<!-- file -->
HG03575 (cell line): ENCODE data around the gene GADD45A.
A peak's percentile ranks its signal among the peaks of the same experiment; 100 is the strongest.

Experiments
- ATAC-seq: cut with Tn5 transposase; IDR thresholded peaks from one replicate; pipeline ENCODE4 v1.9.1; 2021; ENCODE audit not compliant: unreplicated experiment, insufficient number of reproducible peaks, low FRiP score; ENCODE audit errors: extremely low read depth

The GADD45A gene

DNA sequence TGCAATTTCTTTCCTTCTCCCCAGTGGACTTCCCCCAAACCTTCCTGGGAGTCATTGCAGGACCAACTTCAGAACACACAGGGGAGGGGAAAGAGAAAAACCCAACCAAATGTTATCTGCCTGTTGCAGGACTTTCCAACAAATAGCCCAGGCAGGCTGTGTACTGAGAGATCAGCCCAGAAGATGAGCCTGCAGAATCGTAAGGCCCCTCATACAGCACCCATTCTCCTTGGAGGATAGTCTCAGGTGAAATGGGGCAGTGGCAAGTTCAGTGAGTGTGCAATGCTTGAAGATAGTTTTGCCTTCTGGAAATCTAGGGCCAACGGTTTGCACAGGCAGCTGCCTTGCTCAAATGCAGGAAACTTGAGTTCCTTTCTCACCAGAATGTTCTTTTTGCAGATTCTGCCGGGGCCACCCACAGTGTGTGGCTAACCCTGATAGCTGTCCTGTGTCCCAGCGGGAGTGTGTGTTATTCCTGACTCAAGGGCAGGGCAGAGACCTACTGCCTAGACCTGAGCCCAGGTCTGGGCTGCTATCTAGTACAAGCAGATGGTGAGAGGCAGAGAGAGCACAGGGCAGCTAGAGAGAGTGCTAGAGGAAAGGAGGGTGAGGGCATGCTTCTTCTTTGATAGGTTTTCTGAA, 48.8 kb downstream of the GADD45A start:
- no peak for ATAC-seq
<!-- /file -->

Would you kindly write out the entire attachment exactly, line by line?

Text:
HG03575 (cell line): ENCODE data around the gene GADD45A.
A peak's percentile ranks its signal among the peaks of the same experiment; 100 is the strongest.

Experiments
- ATAC-seq: cut with Tn5 transposase; IDR thresholded peaks from one replicate; pipeline ENCODE4 v1.9.1; 2021; ENCODE audit not compliant: unreplicated experiment, insufficient number of reproducible peaks, low FRiP score; ENCODE audit errors: extremely low read depth

The GADD45A gene

DNA sequence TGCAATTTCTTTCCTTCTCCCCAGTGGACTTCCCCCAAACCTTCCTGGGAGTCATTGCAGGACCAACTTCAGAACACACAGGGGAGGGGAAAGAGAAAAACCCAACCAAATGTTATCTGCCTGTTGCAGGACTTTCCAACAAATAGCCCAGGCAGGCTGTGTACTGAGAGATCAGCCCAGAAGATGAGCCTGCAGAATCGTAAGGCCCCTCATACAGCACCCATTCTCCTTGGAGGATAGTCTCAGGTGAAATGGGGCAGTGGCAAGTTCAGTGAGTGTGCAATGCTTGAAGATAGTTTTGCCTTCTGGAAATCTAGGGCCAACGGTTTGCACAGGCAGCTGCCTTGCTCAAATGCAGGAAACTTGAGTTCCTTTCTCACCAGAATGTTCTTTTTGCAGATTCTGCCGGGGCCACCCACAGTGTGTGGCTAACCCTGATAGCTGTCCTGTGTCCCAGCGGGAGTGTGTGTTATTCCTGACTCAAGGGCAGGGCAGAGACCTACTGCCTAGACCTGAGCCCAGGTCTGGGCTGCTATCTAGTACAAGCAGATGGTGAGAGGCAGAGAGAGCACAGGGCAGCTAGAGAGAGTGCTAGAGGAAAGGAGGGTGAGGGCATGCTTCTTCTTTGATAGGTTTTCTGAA, 48.8 kb downstream of the GADD45A start:
- no peak for ATAC-seq